I’m teaching my developmental biology course this afternoon, and I have a slightly peculiar approach to the teaching the subject. One of the difficulties with introducing undergraduates to an immense and complicated topic like development is that there is a continual war between making sure they’re introduced to the all-important details, and stepping back and giving them the big picture of the process. I do this explicitly by dividing my week; Mondays are lecture days where I stand up and talk about Molecule X interacting with Molecule Y in Tissue Z, and we go over textbook stuff. I’m probably going too fast, but I want students to come out of the class having at least heard of Sonic Hedgehog and β-catenin and fasciclins and induction and cis regulatory elements and so forth.
On Wednesdays, I try to get simultaneously more conceptual and more pragmatic about how science is done. I’ve got the students reading two non-textbookish books, Brown’s In the Beginning Was the Worm and Zimmer’s At the Water’s Edge, because they both talk about how scientists actually work, and because they do such a good job of explaining how development produces an organism or influences the evolution of a lineage. The idea is that they’ll do a better job of prompting thinking (dangerous stuff, that, but I suppose it’s what a university is supposed to do) than the dryer and more abstract material they’re subjected to in Wolpert’s Principles of Development.
Today we’re going to be discussing the concept of analogies for how development works. It’s prompted by the third chapter in Brown’s book, titled “The Programme”, where they learn all about Sidney Brenner’s long infatuation with the idea that the activity of the genome can be compared to the workings of a computer program. We’ll also be talking about Richard Dawkins’ analogy of the genome as a recipe, from How do you wear your genes? and Richard Harter’s rather better and more amusing analogy for the genome as a village of idiots. I’m also going to show them this diagram from Lewontin’s The Triple Helix, to remind them that there’s more to development than just gene sequences.
But I’m not going to write about any of that right now. Analogies have a troubling effect on developmental biology because the fundamental processes are so different from what we experience in day-to-day life that they are always flawed and misleading. My main message is going to be that while they may help us grasp what’s going on, we have to also recognize where the analogies fail (like, everywhere!) and be mentally prepared to leap elsewhere.
That said, what I’m writing about here is my favorite analogy for development. It’s flawed, as they all are, but it just happens to fit my personal interests and history, and after all, that’s what analogies are—attempts to map the strange unto the familiar. And, unfortunately, my experience is a wee bit esoteric, so it’s not really something I can talk about in this class unless I want to lecture for an hour or so to give all the background, violating the spirit of my Wednesday high-concept days. I can do it here, though!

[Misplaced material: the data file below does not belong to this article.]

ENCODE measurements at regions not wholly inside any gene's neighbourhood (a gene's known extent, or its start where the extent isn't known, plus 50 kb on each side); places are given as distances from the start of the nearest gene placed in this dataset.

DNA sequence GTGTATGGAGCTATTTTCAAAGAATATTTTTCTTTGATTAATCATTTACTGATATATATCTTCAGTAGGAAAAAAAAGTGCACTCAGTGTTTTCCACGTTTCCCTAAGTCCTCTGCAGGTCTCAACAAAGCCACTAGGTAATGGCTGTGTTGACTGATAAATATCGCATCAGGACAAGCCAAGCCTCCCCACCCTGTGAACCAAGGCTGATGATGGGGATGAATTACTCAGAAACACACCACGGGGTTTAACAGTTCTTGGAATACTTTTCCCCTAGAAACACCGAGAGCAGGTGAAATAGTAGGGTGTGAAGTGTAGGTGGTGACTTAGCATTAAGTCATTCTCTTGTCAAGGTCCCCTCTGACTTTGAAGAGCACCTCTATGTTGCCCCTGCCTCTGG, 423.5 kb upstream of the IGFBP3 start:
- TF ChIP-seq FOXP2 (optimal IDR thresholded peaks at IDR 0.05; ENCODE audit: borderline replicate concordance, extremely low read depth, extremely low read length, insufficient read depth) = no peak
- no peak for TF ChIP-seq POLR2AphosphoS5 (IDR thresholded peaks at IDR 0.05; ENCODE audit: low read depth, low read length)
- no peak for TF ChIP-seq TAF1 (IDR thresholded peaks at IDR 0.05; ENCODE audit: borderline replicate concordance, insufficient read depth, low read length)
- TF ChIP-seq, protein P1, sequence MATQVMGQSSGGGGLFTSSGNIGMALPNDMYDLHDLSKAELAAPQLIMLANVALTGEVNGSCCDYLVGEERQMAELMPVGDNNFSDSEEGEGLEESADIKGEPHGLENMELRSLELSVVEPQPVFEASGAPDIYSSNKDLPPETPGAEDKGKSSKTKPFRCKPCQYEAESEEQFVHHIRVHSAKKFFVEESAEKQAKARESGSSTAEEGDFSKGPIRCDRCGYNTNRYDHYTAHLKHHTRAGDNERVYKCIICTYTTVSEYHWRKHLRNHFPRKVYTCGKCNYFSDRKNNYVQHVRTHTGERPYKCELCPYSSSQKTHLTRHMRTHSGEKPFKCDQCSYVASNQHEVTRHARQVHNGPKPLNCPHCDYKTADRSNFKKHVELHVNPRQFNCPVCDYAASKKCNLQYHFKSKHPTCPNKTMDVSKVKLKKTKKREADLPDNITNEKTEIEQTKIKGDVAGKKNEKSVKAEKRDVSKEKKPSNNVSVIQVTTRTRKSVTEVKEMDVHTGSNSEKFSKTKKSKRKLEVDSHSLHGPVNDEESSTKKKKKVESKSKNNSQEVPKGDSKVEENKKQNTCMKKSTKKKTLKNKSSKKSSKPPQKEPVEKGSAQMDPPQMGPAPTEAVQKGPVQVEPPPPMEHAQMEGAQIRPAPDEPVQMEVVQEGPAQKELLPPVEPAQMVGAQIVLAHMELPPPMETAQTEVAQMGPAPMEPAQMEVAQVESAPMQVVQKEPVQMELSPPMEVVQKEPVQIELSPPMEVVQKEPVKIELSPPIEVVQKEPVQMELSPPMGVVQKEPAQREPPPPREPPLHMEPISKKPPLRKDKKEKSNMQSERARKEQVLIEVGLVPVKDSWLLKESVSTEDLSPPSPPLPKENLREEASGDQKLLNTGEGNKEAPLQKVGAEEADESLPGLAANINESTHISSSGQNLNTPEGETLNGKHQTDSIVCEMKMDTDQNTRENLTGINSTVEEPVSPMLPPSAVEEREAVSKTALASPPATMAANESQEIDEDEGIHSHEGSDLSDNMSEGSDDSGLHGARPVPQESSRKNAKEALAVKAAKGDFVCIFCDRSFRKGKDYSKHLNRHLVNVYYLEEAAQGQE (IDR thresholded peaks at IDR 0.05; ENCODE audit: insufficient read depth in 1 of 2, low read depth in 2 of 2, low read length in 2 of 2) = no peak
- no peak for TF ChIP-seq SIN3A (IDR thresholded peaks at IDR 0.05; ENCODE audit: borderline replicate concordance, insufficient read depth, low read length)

I’m a long-time microscopy and image processing geek, and you know what that means: Fourier transforms (and if you don’t know what it means, I’m telling you now: Fourier transforms). I’m going to be kind and spare you all mathematics of any kind and do a simplified, operational summary of what they’re all about, but if bizarre transformations of images aren’t your thing, you can bail out now.
A Fourier transform is an operation based on Fourier’s theorem, which states that any harmonic function can be represented by a series of sine and cosine functions, which differ only in frequency, amplitude, and phase. That is, you can build any complex waveform from a series of sine and cosine waves stacked together in such a way as to cancel out and sum with one another. The variations in intensity across a complex image can be treated as a harmonic function, which can be decomposed into a series of simpler waves—a set ranging from low frequency waves that change slowly across the width of the image, to high frequency waves that oscillate many times across it. We can think of an image as a set of spatial frequencies. If there is a slight gradient of intensity, where the left edge is a little bit darker than the right edge, that may be represented by a sine wave with a very long wavelength. If the image contains very sharp edges, where we have rapid transitions from dark to light in the space of a few pixels, that has to be represented by sine waves with a very short wavelength, or we say that the image contains high spatial frequencies.
One fun thing to do (for extraordinarily geeky values of “fun”) is to decompose an image into all of the spatial frequencies present in it and map those frequencies onto another image, called the power spectrum. All of the low spatial frequencies are represented as pixels near the center of the image, while the high spatial frequencies are pixels farther and farther away from the center. And the fun doesn’t stop there! You can then take the power spectrum, apply a Fourier transform to it, which basically takes all the waves defined in it and sums them up, and reconstruct the original image.